Ford beating GM in race to Europe turnaround
January 28, 2013
Ford Motor Co. will post fourth-quarter results on Tuesday with the figures likely to show the lowest operating profit of the year. But those figures mask optimism coming from an unlikely place: Europe.
Using its turnaround in the United States as a road map, Ford is moving more briskly to recover in Europe than its competitors. While Ford will report a loss of more than $1.5 billion for the full year in Europe and has forecast a similar result for 2013, Chief Financial Officer Bob Shanks said in an interview this month during the Detroit auto show, those losses will begin to disappear in about two years.
Ford will be about a year ahead of General Motors Co. in efforts to revamp operations in the region, said Peter Nesvold, a Jefferies Group Inc. analyst. The carmaker's board has signaled increased conviction in the company's European restructuring plan by doubling the quarterly dividend earlier this month, he said.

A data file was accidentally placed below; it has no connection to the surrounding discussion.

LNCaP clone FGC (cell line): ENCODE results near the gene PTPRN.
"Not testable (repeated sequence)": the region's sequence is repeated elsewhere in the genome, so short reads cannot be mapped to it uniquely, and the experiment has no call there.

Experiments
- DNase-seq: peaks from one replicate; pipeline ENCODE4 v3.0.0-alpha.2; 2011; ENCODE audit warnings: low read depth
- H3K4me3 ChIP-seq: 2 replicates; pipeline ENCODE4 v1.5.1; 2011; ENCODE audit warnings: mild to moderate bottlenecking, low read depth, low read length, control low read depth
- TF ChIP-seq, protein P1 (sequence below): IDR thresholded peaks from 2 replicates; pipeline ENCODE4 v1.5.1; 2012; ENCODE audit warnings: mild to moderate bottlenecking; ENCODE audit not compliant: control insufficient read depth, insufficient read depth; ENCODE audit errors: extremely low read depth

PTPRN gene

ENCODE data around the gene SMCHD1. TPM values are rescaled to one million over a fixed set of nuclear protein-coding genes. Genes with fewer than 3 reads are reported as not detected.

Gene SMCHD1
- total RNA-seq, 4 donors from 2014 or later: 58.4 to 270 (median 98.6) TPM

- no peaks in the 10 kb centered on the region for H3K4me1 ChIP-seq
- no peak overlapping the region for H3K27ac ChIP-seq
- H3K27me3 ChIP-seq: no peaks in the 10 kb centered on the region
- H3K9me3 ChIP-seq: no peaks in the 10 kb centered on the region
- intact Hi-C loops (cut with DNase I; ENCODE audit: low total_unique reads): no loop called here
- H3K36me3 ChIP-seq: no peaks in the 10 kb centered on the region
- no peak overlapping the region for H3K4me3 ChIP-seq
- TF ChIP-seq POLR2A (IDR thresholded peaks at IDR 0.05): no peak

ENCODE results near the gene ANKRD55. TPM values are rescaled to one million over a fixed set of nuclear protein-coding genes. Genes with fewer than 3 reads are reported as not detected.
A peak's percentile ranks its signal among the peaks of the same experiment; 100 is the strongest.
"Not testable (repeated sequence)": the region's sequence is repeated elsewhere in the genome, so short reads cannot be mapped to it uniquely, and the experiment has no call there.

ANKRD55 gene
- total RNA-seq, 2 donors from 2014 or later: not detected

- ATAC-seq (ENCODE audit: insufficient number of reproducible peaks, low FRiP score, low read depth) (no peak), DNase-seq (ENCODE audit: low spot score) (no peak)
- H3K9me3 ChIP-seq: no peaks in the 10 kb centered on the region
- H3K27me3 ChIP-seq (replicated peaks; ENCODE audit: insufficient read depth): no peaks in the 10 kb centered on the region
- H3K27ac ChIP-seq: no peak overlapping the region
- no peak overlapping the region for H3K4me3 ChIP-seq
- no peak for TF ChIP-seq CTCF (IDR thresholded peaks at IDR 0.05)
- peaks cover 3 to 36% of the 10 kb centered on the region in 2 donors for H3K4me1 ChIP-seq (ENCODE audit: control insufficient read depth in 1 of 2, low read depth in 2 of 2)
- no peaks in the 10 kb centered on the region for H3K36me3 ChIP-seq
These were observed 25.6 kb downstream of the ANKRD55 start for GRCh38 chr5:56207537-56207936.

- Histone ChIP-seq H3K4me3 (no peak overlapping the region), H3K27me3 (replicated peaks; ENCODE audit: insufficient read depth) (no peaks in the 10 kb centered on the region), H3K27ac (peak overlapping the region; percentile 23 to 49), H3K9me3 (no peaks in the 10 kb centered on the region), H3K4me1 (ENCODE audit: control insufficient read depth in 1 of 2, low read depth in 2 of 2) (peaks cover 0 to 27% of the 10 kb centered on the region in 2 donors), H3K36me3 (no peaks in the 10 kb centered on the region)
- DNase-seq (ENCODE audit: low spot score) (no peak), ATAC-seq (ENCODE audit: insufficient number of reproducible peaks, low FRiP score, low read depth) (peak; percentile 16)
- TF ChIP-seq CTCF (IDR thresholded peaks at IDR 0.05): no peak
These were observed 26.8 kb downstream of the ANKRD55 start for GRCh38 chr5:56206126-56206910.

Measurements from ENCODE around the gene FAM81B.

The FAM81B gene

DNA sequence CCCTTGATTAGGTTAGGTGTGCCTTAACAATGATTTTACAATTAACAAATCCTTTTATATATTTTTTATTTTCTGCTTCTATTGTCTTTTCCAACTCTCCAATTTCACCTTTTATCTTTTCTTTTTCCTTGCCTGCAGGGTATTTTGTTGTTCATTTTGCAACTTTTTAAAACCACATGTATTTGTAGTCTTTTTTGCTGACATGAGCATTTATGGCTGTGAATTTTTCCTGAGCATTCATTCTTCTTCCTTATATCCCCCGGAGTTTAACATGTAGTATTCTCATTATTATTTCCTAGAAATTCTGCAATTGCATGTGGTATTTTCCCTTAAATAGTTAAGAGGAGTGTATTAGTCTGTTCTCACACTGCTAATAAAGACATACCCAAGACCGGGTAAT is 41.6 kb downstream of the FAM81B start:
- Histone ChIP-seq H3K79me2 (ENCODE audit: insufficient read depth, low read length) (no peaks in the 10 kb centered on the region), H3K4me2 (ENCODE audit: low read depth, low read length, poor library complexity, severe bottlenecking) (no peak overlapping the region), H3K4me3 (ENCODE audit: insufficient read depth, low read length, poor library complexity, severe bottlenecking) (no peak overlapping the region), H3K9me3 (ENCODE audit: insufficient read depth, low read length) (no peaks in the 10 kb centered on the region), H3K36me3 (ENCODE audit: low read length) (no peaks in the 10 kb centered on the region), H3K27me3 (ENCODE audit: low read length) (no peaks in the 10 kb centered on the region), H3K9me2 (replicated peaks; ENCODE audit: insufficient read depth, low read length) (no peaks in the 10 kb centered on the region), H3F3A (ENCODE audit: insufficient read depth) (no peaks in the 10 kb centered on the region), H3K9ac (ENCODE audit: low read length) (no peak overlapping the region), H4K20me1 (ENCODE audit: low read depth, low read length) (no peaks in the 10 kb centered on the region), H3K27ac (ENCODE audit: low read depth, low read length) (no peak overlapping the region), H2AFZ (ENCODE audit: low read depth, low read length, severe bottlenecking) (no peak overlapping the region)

Ford's fourth-quarter revenue probably slipped 4.4 percent to $33.1 billion, the average of 11 estimates compiled by Bloomberg, from $34.6 billion a year earlier. The average of 19 estimates is for 26 cents of operating profit per share, up from 20 cents a year earlier.
The automaker aims to increase its product offerings in the region by introducing its Mustang sports car in Europe soon and is tripling its SUV offerings in the continent, Mulally said in September. The automaker is also adding the subcompact EcoSport SUV, just 4000mm (157 inches) long, and the Edge midsized utility to its European lineup, which already includes the Kuga compact, known in the United States as the Escape.
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